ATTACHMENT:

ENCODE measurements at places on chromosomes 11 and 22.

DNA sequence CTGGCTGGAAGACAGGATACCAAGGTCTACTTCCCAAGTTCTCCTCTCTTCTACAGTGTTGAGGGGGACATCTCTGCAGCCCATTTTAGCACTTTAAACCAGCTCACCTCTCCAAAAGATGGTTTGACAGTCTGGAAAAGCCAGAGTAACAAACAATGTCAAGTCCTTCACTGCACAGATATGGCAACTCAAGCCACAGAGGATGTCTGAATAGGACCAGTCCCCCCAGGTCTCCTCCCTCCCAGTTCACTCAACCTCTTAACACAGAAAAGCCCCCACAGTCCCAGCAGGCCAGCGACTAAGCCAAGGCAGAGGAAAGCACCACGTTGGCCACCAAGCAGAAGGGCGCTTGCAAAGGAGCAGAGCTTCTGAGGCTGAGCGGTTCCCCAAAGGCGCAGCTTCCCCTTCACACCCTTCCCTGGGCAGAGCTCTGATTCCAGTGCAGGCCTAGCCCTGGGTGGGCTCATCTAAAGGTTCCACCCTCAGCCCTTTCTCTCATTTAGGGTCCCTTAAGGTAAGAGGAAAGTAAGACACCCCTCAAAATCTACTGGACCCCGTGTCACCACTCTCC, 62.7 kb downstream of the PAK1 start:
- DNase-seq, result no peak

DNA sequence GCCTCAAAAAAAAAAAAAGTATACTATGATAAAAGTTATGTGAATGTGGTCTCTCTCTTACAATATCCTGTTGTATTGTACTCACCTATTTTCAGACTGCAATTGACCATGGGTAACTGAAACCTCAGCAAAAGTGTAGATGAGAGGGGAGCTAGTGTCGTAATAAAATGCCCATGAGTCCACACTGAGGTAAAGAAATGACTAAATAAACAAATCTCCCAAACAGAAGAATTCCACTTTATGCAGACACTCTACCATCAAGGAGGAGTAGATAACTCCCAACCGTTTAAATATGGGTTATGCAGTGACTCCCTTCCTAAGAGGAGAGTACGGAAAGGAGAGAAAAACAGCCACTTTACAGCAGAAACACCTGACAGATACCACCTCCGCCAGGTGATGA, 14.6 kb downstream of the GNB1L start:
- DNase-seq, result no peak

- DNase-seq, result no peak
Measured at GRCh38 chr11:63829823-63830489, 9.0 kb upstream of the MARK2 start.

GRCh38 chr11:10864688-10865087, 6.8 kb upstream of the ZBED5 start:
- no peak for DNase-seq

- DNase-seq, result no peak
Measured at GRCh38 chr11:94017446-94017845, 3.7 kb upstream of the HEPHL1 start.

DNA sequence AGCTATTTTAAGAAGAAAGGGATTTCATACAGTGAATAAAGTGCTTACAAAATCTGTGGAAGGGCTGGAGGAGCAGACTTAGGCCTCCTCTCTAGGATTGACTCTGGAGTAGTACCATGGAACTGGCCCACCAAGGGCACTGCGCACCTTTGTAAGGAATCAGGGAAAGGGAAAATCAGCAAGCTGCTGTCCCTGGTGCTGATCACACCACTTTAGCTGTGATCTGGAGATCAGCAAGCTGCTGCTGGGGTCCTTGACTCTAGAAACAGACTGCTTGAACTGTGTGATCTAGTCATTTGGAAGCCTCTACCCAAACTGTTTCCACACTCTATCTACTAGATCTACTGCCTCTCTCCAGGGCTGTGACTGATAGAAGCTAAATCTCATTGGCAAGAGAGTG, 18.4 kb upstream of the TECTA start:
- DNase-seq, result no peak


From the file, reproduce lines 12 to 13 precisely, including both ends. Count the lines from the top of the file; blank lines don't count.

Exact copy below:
DNA sequence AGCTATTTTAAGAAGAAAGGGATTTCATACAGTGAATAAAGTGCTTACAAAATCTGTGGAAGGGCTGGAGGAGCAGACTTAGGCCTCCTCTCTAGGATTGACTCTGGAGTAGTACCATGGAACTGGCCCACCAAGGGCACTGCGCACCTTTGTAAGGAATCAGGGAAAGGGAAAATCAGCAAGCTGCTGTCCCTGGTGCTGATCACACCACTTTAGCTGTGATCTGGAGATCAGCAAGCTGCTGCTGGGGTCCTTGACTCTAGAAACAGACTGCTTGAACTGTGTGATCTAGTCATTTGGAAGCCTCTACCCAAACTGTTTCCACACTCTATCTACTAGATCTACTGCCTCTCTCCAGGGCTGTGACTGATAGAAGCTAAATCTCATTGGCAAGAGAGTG, 18.4 kb upstream of the TECTA start:
- DNase-seq, result no peak